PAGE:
The Valley of Clouds


You know how it is on a long flight: you read anything and everything. A history of the sword making industry in Toledo? What could be more fascinating?

So it was that somewhere at 30,000 feet I came across an article that included this quote: it’s from an author – and a bonus prize to anyone who guesses the author before the end of the post…

There’s a phrase I use called ‘The Valley Full of Clouds.’ Writing a novel is as if you are going on a journey across a valley. The valley is full of mist, but you can see the top of a tree here and the top of another tree over there. And with any luck you can see the other side of the valley. But you cannot see down into the mist. Nevertheless, you head for the first tree. At this stage in the book, I know a little about how I want to start, I know some of the things I want to do on the way. I think I know how I want it to end. And this is enough…

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That may well be a description of how the author wrote his books. Isn’t it also an exact analogy for the entrepreneur’s journey – the journey we’re all on?

The long flight took me to Denver, for TAB’s annual conference – as many of you know, one of my favourite weeks of the year. It was great to meet so many old friends and (as always with TAB) make plenty of new ones. The best part of it for me? It was simply going back to basics. After the whirlwind of becoming the MD of TAB UK – after spending so many hours with solicitors, bankers and accountants – it was wonderful to be reminded of the simple truth of why we do what we do.

That’s why the quotation chimed so exactly with me: all of us start our journey with a lot of faith and not much in the way of a ‘map.’ As the quote says, we know where we want to get to, we can see a few staging posts along the way: but the rest we’re going to discover on the journey – and we accept that there’ll be plenty of wrong turns.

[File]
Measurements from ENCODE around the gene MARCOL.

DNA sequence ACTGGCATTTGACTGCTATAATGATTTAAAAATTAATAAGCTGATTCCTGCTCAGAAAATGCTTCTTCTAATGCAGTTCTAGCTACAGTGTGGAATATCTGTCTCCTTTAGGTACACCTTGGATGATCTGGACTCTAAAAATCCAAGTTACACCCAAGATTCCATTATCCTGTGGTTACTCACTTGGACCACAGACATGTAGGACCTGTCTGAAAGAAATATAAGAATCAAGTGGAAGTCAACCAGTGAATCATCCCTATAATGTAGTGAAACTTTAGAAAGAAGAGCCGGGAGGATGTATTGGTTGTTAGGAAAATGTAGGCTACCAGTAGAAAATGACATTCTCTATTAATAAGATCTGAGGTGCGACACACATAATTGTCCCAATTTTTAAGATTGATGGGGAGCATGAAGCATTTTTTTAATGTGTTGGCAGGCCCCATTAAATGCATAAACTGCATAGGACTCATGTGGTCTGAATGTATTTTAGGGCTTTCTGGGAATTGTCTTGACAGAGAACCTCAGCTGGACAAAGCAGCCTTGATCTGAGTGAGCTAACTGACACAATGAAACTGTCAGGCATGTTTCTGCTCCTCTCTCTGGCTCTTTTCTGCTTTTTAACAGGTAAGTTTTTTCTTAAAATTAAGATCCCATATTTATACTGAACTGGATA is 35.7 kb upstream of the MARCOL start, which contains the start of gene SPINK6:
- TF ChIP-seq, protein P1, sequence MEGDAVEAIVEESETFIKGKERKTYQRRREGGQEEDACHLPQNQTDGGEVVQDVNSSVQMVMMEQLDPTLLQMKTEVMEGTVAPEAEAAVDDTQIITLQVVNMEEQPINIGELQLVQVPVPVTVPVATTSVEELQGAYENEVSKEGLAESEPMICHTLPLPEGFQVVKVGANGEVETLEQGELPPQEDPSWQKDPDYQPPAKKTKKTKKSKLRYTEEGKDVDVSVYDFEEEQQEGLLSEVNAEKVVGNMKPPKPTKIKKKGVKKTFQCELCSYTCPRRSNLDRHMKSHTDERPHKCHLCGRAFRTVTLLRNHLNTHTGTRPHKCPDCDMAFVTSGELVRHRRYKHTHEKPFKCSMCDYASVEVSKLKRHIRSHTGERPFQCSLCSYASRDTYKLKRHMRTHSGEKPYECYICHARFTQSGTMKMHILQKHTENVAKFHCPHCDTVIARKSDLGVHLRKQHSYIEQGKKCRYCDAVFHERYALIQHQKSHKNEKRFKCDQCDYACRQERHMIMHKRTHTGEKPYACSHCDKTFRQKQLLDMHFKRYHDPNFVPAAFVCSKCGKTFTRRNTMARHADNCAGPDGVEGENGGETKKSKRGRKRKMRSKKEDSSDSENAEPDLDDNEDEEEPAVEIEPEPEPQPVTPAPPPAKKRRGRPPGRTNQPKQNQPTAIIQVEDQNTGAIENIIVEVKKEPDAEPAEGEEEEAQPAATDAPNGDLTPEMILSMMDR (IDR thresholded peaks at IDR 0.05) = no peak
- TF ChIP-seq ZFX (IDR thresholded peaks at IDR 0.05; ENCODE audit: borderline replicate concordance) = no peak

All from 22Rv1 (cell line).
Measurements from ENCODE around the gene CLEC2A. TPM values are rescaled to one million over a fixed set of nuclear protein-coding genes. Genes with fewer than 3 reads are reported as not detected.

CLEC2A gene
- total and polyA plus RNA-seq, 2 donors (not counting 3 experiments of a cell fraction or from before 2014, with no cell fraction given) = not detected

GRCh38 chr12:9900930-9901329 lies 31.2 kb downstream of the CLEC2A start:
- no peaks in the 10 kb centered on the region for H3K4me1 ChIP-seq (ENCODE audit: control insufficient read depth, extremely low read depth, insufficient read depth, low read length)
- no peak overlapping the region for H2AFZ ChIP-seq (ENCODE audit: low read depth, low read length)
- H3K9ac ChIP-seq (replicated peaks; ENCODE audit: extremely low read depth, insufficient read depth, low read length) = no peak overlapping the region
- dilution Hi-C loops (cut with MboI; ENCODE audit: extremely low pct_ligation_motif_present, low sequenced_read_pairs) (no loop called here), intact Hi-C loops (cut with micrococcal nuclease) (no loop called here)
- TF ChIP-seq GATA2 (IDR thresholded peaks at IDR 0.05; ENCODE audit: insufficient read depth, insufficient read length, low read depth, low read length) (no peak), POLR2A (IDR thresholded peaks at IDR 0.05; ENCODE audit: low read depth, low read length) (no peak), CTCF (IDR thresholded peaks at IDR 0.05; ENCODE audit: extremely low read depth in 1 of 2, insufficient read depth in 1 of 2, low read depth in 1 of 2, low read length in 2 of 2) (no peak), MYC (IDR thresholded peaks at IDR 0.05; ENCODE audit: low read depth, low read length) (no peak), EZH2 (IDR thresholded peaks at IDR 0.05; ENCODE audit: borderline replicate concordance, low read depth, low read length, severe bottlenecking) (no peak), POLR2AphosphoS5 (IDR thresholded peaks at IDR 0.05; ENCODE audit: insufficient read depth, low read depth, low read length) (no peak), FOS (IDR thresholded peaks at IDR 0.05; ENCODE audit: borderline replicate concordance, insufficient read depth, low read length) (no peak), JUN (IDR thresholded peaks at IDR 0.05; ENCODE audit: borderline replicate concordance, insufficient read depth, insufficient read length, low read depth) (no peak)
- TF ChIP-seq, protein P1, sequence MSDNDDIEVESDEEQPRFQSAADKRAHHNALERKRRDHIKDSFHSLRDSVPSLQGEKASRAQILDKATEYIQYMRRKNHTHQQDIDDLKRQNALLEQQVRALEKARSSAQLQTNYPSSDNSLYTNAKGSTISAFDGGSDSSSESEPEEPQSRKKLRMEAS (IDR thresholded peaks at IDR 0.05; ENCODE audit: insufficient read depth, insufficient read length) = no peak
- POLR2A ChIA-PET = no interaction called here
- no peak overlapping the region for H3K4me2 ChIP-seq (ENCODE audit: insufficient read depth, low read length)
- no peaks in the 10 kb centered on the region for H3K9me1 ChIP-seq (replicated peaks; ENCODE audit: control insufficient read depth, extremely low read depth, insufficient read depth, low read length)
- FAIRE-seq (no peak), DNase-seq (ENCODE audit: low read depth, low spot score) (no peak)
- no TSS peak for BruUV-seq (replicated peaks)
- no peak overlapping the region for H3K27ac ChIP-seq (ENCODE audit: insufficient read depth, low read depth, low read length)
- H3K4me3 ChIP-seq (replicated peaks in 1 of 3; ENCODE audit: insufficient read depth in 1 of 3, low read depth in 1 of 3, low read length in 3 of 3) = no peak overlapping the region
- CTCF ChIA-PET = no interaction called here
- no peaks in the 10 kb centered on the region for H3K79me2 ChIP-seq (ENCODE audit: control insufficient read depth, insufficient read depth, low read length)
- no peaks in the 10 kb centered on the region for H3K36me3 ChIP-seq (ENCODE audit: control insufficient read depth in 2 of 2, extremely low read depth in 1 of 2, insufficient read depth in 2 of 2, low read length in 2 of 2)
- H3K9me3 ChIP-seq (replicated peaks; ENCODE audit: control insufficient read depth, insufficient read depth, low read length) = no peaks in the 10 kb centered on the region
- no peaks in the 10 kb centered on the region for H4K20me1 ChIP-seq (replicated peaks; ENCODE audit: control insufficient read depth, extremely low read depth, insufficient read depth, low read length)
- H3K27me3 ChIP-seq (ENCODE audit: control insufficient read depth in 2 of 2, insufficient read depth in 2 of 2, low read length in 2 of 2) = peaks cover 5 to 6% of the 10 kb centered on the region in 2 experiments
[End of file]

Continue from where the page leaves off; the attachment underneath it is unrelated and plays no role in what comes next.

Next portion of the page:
So when we start the valley is full of mist – but we can emphatically see the other side. Most importantly, we can see the people we love on the other side of the valley, financially secure and happy. We can see our future selves as well – not just financially secure, but fulfilled because we have achieved what we set out to achieve and realised our full potential.

I know some of the things I want to do on the way. Yes, when we start our entrepreneur’s journey we do know some of the things we want to do: in my experience we want to do things differently, ethically.

And sure, we can see the top of one or two trees – but none of us can see down into the mist. We can’t see the route we’re going to take.

And that might be just as well, because if the mist cleared and we saw all the late nights and missed weekends, the deadlines and the stress, we might decide that the journey across the valley isn’t worth it.

Trust me, it is.

Some members of TAB UK have just reached the first tree. Some of them are a long way across the valley and plenty have reached the other side. Building a business is exactly like walking through the mist – but if you have a guide, someone who can say ‘I was here a year ago. This is the path I took’ then you are going to cross the valley much more quickly, with far fewer wrong turns.

Let me finish with another reflection on Denver. It was absolutely inspiring: TAB is now in 16 countries and is becoming a truly international organisation. The latest country to launch is India – along with China one of the two fastest growing major economies in the world and a country almost synonymous with the entrepreneurial spirit.

As always it will take me about a month to process everything that went on and everything I learned in the week. But I came away with one key reflection: the strength of our team here in the UK. The calibre of the people involved is both humbling and inspiring. Truly, if you are at any stage on the entrepreneur’s journey – just starting or halfway across the author’s Valley Full of Clouds – you could not wish for better guides than the TAB UK team.

The author? The late Terry Pratchett.

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Thoughts from a Mile High


As you read this I’m in Denver: the end of August, and time once again for the annual Alternative Board conference.